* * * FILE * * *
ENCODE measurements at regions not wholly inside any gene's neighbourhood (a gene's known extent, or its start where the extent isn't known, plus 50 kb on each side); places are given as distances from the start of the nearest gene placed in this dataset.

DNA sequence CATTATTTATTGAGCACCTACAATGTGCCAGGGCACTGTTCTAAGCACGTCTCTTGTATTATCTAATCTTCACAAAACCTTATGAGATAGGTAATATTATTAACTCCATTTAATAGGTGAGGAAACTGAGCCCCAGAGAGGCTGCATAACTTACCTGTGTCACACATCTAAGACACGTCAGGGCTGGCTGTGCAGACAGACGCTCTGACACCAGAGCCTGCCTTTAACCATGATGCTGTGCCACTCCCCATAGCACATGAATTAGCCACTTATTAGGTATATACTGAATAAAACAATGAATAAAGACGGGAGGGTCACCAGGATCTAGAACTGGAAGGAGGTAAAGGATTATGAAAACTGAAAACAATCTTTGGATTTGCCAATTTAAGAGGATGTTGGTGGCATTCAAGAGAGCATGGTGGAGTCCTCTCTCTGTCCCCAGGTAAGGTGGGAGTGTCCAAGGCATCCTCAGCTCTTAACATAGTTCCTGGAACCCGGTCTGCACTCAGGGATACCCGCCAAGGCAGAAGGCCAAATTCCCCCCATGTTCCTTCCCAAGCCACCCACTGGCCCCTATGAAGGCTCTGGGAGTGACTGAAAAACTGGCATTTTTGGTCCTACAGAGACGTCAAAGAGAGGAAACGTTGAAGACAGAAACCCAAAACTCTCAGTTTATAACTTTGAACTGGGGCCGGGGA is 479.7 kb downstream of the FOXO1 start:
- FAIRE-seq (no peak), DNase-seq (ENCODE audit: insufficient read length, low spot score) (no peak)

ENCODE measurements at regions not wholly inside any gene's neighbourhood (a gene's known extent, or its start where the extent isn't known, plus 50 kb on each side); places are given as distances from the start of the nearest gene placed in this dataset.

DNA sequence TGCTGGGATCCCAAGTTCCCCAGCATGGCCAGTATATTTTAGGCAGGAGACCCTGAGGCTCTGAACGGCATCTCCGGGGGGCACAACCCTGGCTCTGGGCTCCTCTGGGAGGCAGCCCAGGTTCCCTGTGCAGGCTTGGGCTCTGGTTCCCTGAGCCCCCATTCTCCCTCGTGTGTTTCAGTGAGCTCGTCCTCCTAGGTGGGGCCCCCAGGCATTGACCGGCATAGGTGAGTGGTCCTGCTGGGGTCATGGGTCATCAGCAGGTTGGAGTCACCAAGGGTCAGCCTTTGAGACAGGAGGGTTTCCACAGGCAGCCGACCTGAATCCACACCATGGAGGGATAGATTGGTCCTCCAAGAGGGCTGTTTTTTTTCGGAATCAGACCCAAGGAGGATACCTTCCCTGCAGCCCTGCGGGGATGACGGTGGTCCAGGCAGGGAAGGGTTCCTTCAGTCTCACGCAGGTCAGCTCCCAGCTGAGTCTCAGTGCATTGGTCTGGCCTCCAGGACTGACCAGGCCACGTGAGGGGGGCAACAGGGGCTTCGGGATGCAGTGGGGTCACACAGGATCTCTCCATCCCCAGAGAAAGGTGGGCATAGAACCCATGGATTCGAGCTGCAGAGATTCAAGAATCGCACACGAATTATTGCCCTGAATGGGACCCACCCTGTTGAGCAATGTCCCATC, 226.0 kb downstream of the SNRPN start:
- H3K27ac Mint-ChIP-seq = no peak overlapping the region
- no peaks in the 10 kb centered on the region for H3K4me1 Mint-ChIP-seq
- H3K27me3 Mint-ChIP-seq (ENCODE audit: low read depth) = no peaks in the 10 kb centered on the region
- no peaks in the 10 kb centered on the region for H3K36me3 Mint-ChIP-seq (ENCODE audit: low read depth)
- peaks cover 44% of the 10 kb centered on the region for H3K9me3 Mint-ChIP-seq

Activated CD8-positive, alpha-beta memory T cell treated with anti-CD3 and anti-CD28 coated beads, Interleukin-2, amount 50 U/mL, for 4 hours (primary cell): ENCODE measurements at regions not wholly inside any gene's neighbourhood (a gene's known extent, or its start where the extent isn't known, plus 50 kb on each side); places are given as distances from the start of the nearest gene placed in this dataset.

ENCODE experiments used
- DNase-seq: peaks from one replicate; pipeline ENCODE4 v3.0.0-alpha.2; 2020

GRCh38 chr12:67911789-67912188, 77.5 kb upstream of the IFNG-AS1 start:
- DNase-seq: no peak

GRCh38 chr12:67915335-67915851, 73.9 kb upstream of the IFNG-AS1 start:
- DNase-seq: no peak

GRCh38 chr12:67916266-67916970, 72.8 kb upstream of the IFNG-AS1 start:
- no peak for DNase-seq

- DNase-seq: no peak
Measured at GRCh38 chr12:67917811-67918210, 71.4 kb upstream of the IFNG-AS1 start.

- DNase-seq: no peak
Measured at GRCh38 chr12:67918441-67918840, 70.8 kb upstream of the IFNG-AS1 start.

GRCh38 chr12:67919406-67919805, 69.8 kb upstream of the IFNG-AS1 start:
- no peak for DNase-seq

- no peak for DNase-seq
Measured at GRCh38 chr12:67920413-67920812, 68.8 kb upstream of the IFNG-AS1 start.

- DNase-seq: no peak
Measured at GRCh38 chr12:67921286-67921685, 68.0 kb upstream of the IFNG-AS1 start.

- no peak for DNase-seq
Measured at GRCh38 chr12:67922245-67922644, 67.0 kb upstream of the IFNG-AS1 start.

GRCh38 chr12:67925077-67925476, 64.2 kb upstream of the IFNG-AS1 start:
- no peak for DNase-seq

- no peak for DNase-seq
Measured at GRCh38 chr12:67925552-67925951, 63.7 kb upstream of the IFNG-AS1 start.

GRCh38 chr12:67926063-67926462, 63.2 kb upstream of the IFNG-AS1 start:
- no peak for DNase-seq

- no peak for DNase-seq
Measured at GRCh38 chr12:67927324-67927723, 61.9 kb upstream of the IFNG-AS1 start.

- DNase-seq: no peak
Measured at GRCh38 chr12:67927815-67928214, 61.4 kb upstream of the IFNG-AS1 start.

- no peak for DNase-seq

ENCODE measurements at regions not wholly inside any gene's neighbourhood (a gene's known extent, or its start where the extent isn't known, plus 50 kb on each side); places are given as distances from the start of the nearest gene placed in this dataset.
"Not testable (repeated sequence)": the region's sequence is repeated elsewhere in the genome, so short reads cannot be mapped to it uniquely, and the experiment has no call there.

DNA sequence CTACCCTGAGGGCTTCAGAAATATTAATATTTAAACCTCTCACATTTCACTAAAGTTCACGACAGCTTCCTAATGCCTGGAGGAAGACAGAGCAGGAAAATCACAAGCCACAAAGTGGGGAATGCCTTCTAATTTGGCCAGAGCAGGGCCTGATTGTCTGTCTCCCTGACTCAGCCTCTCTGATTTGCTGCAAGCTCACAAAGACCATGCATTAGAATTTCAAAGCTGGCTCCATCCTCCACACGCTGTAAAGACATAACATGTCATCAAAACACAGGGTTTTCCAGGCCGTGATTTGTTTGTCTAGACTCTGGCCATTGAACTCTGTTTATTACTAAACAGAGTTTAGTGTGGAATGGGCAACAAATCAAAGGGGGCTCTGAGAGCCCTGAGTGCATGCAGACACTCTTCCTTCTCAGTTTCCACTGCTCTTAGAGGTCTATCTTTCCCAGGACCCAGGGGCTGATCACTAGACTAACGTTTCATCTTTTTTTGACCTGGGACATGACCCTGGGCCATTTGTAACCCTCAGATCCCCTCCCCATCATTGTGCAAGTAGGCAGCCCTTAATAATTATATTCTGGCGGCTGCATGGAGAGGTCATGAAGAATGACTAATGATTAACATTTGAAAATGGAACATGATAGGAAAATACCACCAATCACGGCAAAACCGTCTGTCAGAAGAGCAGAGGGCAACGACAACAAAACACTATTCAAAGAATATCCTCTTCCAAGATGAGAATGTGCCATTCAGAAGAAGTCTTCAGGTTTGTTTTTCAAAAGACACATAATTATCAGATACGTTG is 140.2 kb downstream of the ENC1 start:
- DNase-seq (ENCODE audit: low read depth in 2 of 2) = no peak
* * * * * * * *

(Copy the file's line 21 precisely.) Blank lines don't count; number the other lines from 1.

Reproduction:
Measured at GRCh38 chr12:67917811-67918210, 71.4 kb upstream of the IFNG-AS1 start.